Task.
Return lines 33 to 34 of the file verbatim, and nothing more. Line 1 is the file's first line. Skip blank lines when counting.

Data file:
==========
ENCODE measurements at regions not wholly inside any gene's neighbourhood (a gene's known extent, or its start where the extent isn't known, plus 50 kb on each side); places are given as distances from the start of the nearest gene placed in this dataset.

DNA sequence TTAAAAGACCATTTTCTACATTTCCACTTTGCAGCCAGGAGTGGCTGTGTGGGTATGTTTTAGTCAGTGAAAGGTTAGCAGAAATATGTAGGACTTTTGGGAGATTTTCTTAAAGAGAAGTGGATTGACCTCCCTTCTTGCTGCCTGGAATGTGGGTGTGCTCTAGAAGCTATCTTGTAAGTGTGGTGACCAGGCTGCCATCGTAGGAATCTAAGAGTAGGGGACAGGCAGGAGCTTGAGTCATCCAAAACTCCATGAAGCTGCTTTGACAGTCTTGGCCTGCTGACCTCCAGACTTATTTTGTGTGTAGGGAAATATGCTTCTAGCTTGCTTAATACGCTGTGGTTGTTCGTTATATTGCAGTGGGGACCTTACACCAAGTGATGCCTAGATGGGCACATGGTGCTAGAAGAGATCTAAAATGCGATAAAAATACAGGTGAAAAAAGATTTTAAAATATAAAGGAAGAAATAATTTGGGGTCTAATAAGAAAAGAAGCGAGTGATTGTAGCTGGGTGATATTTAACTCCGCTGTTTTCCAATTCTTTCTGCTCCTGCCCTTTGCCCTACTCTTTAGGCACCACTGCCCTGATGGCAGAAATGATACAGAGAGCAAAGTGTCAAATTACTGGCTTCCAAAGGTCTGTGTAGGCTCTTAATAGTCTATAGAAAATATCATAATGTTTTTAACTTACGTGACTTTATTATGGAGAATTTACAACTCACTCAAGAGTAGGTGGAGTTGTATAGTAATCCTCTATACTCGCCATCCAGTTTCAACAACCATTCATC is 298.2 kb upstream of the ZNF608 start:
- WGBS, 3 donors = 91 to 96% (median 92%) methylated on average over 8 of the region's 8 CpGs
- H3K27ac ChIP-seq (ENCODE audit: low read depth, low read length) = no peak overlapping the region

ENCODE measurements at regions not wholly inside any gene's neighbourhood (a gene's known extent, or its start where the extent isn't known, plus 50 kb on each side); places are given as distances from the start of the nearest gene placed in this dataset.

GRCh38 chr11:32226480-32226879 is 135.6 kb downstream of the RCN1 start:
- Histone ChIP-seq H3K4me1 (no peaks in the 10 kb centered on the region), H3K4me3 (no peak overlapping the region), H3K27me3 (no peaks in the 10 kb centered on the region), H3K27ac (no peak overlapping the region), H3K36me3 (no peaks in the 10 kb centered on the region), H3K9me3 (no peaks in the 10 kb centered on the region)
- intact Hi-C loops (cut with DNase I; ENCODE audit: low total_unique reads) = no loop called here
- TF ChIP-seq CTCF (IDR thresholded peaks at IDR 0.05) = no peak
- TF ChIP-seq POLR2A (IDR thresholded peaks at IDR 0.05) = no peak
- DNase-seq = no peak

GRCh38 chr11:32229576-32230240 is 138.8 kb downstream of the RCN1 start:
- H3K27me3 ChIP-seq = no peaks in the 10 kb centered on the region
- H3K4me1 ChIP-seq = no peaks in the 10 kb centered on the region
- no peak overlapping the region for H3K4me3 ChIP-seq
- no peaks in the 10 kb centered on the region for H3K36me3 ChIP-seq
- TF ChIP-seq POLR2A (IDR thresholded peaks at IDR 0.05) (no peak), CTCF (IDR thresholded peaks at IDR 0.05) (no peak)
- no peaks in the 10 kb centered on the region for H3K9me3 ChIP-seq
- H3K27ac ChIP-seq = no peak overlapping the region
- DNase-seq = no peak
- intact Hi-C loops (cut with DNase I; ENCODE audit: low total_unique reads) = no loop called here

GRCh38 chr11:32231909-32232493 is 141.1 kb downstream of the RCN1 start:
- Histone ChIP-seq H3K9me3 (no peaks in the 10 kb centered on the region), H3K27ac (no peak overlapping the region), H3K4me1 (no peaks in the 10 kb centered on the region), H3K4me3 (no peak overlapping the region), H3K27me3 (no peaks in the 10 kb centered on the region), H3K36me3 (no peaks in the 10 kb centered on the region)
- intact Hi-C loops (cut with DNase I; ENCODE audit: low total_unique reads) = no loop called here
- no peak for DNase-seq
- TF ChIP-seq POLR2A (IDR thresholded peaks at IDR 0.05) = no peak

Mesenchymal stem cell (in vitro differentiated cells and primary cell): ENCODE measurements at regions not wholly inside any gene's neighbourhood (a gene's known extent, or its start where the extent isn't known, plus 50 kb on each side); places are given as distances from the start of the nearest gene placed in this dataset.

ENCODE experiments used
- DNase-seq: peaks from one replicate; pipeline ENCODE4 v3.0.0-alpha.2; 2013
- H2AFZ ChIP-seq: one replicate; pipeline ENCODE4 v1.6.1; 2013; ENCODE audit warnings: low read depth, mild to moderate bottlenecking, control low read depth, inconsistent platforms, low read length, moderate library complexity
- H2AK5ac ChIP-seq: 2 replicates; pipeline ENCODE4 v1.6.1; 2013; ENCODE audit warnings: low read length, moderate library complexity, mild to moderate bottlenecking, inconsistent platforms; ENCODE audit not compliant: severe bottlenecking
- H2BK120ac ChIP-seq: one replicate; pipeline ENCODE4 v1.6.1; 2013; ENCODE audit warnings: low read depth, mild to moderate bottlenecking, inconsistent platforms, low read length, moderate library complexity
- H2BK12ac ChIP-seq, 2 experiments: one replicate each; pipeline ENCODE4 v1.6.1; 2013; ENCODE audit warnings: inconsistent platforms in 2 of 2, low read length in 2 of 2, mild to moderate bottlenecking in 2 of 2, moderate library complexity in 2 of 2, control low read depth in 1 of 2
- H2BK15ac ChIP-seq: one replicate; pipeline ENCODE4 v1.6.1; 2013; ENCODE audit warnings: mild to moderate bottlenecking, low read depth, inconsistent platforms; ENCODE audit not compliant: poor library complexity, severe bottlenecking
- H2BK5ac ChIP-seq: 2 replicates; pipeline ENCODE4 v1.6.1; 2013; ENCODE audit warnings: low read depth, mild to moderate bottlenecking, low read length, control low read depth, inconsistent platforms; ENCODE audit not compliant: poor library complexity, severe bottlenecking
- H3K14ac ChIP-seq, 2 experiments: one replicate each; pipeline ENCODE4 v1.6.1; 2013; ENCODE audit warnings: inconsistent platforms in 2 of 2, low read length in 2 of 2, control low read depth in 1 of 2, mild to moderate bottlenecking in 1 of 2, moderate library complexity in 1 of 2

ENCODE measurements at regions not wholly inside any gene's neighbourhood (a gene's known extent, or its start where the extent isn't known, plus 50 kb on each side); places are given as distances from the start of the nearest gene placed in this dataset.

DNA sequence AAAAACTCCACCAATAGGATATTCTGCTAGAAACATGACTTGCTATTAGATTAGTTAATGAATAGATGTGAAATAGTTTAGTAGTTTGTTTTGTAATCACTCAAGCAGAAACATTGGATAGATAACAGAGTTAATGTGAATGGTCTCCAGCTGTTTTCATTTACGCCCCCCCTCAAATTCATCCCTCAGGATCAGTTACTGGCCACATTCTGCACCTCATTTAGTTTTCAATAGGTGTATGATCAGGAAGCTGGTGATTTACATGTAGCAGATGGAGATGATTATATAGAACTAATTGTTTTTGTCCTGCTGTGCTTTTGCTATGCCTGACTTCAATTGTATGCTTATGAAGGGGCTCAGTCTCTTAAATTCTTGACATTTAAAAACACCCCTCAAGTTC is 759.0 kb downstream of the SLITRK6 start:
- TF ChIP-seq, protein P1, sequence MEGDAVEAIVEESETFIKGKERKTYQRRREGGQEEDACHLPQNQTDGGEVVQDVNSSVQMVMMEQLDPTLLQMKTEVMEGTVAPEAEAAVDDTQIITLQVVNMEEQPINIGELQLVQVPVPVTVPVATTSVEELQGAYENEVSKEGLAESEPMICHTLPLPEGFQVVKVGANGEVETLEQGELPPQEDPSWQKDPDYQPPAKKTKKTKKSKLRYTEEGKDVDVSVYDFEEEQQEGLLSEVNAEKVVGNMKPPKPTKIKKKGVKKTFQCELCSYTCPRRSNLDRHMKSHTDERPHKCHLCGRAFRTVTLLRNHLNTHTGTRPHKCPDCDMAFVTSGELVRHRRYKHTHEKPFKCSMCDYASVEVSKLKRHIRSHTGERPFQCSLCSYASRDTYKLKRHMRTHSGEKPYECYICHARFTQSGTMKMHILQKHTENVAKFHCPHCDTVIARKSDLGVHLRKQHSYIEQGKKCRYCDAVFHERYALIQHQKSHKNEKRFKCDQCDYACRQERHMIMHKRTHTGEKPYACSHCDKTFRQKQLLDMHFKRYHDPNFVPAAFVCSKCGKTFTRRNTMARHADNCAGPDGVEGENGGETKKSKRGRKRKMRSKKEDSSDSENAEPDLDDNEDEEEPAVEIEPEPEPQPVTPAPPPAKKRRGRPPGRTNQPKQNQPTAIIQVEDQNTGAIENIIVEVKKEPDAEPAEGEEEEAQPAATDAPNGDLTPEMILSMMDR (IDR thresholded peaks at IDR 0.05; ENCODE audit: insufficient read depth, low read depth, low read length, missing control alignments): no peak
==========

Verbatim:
- H2BK12ac ChIP-seq, 2 experiments: one replicate each; pipeline ENCODE4 v1.6.1; 2013; ENCODE audit warnings: inconsistent platforms in 2 of 2, low read length in 2 of 2, mild to moderate bottlenecking in 2 of 2, moderate library complexity in 2 of 2, control low read depth in 1 of 2
- H2BK15ac ChIP-seq: one replicate; pipeline ENCODE4 v1.6.1; 2013; ENCODE audit warnings: mild to moderate bottlenecking, low read depth, inconsistent platforms; ENCODE audit not compliant: poor library complexity, severe bottlenecking